There are less physical components when you integrate all the controls which means lower cost. I'm also fairly sure the performance of the integrated solution is much better which might translate to better refresh rates etc.
posted by robofunk at 5:44 PM on December 12, 2006

I think you're missing part of the equation. Buttons + microprocessor + D-A converters are cheaper than analogue knobs + A-D converters + microprocessor + D-A converters.

Thanks, that is what I meant. As others have already stated, monitor controls went all digital, which is when the knobs disappeared.
posted by defcom1 at 6:39 PM on December 12, 2006

Menus let you have fewer controls, which is cheaper. They also let the device change settings for you, so that you can have different profiles for different intputs or different sync modes or whatever.
posted by aubilenon at 7:18 PM on December 12, 2006

buttons are cheap, knobs are expensive
posted by caddis at 7:30 PM on December 12, 2006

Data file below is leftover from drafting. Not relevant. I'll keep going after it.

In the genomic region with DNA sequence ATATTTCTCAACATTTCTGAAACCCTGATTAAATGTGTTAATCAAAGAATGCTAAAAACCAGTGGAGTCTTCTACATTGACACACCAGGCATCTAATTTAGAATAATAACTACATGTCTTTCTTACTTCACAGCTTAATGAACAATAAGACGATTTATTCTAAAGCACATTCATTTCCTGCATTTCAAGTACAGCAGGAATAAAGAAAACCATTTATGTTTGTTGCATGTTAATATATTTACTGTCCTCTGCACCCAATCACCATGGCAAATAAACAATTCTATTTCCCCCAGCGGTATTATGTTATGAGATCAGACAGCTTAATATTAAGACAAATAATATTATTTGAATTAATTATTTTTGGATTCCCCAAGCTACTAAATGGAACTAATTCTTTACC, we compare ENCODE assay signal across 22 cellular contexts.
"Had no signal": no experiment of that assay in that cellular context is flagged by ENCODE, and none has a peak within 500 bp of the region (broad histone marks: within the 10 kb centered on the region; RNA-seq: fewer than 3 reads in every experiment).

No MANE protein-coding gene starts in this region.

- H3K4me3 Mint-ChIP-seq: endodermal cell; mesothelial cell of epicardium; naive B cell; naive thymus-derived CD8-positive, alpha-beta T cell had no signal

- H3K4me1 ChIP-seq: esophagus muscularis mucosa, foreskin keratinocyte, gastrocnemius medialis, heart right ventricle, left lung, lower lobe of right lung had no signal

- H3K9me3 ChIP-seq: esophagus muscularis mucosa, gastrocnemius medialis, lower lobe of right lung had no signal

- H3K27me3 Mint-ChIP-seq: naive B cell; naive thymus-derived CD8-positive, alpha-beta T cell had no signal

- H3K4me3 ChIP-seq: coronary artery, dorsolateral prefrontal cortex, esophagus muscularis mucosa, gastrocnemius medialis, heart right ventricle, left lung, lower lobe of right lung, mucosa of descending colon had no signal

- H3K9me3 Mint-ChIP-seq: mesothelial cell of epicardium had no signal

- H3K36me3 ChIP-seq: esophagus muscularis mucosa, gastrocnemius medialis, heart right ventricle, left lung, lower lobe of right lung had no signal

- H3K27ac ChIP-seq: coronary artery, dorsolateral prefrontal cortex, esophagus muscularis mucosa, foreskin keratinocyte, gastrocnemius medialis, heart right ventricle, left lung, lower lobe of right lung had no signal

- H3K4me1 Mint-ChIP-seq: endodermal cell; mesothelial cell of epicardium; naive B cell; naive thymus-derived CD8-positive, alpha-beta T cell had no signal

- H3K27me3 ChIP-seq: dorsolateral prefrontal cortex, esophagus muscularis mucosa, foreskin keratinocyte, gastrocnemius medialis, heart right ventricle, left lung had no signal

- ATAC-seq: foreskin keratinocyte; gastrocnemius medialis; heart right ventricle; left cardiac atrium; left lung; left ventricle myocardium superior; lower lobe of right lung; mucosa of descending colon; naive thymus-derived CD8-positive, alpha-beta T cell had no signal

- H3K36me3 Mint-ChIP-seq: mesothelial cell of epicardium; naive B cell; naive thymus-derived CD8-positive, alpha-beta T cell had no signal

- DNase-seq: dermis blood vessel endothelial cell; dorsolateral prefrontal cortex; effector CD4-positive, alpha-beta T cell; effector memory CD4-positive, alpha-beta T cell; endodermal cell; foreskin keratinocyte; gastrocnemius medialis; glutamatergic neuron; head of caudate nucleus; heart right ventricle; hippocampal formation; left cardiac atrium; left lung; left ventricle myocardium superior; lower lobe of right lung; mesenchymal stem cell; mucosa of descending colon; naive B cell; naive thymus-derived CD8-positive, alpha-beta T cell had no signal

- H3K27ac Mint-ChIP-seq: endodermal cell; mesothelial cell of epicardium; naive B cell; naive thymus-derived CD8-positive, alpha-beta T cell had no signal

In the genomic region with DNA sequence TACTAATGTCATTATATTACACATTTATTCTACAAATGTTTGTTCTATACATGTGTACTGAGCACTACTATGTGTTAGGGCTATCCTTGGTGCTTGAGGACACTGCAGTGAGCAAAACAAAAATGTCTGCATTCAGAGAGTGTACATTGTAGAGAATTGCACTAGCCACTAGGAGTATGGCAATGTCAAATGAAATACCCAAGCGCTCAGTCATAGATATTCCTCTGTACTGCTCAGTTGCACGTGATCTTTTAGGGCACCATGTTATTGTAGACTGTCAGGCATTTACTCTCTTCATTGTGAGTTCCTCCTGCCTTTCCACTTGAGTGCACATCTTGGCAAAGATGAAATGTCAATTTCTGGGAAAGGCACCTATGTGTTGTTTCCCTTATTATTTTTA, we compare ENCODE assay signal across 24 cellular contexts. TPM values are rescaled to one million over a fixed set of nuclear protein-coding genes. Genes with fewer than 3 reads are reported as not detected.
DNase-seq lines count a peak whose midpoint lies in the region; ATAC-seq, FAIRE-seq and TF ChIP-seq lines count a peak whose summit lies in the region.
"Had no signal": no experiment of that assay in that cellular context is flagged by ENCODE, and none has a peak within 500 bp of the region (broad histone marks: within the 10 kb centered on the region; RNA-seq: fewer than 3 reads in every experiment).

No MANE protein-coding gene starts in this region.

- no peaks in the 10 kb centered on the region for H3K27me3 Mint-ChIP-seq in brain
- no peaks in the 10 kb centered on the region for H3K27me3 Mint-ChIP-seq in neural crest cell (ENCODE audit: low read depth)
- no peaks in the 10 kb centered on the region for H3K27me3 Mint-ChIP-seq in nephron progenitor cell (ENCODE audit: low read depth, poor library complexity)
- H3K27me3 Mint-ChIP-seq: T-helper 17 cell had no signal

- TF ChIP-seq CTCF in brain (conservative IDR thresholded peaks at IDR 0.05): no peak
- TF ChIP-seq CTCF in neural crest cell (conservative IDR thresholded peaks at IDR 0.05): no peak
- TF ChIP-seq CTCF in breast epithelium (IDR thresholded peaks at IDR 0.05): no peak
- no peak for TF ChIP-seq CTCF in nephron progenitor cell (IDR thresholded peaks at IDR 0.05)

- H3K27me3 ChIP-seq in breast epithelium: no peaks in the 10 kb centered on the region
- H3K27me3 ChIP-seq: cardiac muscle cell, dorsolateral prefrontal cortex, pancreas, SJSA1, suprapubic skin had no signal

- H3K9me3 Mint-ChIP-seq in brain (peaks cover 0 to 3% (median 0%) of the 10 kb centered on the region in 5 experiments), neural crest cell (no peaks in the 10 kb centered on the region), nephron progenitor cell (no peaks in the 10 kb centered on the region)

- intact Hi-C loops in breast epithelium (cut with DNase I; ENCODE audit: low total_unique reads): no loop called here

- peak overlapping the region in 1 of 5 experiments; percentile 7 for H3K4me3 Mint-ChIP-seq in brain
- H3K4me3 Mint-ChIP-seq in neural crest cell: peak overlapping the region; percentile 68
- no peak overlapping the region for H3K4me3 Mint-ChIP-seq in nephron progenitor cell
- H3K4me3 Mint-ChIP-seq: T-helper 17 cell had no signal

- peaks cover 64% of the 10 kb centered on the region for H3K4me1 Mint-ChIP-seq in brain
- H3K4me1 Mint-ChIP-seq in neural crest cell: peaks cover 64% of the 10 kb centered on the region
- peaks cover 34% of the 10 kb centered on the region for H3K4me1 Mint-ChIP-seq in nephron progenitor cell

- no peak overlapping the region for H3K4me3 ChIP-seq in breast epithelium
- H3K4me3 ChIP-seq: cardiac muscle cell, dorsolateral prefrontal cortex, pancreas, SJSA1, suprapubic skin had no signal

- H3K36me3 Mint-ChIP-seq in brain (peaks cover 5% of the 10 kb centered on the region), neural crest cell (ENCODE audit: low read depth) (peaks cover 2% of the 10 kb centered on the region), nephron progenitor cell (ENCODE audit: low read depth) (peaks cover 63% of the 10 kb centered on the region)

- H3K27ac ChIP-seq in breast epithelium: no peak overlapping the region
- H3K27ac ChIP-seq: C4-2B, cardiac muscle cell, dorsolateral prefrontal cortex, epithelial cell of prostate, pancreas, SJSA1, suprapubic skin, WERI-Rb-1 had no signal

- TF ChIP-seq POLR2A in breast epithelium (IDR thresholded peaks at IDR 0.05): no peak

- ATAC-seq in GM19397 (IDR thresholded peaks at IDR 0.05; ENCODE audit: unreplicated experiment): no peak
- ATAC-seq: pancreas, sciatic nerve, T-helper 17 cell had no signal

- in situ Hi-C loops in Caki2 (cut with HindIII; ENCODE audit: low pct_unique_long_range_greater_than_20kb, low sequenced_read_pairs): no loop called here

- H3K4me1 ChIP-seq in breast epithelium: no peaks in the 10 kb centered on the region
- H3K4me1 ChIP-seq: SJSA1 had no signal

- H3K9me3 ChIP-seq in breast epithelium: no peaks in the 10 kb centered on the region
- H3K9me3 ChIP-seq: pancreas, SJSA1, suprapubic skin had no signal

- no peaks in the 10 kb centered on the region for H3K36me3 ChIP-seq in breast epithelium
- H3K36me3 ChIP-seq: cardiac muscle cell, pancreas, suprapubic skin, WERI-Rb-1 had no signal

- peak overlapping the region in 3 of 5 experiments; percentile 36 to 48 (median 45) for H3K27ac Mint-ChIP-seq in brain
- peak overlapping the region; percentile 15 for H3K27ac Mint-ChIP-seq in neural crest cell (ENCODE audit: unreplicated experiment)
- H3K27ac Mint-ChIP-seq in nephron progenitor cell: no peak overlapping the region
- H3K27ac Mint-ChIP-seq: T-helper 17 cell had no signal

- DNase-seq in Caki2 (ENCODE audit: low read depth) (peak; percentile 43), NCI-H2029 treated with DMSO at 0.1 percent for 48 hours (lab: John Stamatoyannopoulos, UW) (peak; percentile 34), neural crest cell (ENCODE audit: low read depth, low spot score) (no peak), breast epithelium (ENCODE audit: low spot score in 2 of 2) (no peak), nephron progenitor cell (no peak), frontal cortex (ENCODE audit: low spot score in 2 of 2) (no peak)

Also, buttons are less likely to fail than knobs.
posted by Doohickie at 7:44 PM on December 12, 2006

The digital/analogue thing doesn't matter, folks. Just because it's a knob doesn't mean it directly controls the setting -- it can still report to a processor which can change the settings in software (think of the iPod scrollwheel).

The only reason I can think of for not using them is cost, and beyond that because most appliances have pretty damn woeful design. The knob is making a comeback however, like it has in kitchen appliances and cars. Give it time...
posted by bonaldi at 8:03 PM on December 12, 2006